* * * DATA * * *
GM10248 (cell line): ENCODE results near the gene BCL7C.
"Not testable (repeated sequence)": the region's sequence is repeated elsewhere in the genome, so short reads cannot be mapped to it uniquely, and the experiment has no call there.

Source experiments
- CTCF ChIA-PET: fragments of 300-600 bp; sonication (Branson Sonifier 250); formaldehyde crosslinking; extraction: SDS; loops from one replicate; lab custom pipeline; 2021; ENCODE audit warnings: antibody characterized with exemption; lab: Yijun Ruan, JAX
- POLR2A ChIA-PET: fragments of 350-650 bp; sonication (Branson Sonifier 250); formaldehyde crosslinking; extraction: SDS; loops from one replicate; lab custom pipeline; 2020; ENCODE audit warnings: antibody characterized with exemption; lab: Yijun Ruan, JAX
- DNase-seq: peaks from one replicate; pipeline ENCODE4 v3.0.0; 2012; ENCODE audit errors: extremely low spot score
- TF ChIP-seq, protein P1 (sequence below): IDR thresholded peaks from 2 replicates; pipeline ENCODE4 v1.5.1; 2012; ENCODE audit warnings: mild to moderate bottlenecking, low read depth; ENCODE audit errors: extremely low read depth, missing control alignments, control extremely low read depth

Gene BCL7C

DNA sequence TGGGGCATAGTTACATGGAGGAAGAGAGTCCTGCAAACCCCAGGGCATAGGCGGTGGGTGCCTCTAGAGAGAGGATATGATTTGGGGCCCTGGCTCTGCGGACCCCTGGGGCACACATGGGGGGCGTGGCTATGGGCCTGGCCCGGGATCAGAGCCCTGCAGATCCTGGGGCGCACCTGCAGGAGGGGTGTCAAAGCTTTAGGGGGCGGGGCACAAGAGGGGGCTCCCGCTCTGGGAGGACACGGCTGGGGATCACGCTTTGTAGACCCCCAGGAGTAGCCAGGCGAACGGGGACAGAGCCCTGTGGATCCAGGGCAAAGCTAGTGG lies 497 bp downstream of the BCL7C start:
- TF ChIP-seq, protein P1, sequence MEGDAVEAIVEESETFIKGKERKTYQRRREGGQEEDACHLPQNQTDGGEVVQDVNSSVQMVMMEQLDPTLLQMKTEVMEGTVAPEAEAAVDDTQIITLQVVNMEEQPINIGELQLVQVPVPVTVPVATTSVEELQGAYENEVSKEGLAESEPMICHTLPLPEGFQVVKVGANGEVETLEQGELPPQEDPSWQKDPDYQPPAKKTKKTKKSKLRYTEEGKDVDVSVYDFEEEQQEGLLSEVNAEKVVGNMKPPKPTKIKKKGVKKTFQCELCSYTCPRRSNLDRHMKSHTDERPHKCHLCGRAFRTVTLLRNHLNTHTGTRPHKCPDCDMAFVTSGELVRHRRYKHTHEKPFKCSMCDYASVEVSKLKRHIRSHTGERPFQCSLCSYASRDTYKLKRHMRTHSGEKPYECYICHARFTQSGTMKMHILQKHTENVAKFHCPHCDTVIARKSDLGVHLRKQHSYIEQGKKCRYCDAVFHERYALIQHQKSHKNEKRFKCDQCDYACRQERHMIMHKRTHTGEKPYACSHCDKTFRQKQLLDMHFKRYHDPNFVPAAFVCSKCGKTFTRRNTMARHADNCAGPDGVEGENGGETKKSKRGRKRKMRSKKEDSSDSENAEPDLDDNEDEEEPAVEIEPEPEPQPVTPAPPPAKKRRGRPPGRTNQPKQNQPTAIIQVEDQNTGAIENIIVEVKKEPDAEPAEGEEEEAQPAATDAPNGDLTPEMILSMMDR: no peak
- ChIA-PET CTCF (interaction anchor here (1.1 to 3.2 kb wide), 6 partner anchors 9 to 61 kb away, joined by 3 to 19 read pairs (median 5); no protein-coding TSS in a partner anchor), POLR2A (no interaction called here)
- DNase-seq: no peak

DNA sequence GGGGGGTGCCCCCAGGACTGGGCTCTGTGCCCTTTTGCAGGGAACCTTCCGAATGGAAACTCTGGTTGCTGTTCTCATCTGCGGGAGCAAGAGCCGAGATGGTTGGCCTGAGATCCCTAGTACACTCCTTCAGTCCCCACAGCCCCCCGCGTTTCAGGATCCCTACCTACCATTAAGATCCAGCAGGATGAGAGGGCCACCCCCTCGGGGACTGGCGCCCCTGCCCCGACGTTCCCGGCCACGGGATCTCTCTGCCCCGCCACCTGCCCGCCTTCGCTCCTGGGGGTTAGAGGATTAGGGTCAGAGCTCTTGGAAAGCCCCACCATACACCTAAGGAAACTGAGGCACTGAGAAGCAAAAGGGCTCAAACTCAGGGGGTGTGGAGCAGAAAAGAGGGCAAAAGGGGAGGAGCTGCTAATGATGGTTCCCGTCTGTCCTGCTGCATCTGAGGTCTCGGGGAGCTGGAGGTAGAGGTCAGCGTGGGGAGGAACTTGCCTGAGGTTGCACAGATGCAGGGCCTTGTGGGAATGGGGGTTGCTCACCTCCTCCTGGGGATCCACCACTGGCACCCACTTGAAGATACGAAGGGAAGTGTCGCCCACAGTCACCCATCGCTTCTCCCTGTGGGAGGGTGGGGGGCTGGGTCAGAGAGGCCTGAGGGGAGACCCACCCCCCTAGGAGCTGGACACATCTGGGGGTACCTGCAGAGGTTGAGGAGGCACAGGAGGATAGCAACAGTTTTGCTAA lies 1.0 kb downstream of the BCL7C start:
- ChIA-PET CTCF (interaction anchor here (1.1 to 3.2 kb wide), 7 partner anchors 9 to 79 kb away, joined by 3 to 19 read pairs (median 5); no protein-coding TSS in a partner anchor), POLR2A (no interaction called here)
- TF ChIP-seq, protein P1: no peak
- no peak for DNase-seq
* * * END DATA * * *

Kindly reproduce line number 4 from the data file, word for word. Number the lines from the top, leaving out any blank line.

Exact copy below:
- CTCF ChIA-PET: fragments of 300-600 bp; sonication (Branson Sonifier 250); formaldehyde crosslinking; extraction: SDS; loops from one replicate; lab custom pipeline; 2021; ENCODE audit warnings: antibody characterized with exemption; lab: Yijun Ruan, JAX